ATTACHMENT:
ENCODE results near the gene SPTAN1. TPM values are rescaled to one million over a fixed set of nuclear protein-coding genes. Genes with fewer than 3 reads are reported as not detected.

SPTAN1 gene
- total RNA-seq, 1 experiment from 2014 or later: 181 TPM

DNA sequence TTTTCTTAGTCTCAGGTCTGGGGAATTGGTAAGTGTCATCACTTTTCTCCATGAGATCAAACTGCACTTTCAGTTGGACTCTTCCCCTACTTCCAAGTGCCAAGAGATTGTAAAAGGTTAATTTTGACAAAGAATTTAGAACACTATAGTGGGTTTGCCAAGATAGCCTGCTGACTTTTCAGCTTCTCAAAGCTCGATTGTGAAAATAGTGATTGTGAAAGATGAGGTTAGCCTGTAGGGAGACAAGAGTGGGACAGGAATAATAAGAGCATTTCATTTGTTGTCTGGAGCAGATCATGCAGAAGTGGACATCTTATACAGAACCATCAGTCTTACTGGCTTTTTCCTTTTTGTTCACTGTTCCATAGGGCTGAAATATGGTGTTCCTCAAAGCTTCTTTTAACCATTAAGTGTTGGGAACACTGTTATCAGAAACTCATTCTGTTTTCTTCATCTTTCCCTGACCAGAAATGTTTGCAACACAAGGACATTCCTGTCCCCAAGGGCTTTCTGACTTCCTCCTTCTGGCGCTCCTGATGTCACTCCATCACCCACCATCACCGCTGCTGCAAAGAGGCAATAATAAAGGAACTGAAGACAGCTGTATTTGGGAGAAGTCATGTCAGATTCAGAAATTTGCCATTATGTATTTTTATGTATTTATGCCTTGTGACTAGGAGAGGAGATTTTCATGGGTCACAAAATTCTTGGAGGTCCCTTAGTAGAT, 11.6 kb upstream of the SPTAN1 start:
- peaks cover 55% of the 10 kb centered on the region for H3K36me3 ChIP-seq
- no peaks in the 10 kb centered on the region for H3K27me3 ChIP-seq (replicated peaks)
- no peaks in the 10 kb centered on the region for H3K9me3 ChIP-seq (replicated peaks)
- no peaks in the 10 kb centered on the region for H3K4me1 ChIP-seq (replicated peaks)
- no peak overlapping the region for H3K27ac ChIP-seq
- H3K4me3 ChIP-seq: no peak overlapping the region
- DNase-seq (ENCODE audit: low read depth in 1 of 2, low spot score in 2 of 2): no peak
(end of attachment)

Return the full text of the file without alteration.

ENCODE results near the gene SPTAN1. TPM values are rescaled to one million over a fixed set of nuclear protein-coding genes. Genes with fewer than 3 reads are reported as not detected.

SPTAN1 gene
- total RNA-seq, 1 experiment from 2014 or later: 181 TPM

DNA sequence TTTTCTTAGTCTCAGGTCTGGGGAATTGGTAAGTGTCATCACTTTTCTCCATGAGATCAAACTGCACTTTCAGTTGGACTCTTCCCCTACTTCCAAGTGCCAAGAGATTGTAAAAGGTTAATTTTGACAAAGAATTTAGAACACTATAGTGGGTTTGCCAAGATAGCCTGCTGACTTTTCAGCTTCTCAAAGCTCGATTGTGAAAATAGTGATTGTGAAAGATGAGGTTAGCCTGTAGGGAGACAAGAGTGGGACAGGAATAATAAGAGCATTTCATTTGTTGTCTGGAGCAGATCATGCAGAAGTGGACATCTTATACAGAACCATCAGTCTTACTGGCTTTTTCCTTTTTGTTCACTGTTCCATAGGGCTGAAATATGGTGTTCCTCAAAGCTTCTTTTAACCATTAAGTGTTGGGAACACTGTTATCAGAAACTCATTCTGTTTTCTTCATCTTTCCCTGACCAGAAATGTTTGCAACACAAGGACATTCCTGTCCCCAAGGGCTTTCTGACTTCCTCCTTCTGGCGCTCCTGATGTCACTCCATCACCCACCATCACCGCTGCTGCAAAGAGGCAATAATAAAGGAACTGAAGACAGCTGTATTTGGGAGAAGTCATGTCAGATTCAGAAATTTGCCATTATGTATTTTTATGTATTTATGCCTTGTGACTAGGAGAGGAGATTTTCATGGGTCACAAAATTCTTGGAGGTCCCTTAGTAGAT, 11.6 kb upstream of the SPTAN1 start:
- peaks cover 55% of the 10 kb centered on the region for H3K36me3 ChIP-seq
- no peaks in the 10 kb centered on the region for H3K27me3 ChIP-seq (replicated peaks)
- no peaks in the 10 kb centered on the region for H3K9me3 ChIP-seq (replicated peaks)
- no peaks in the 10 kb centered on the region for H3K4me1 ChIP-seq (replicated peaks)
- no peak overlapping the region for H3K27ac ChIP-seq
- H3K4me3 ChIP-seq: no peak overlapping the region
- DNase-seq (ENCODE audit: low read depth in 1 of 2, low spot score in 2 of 2): no peak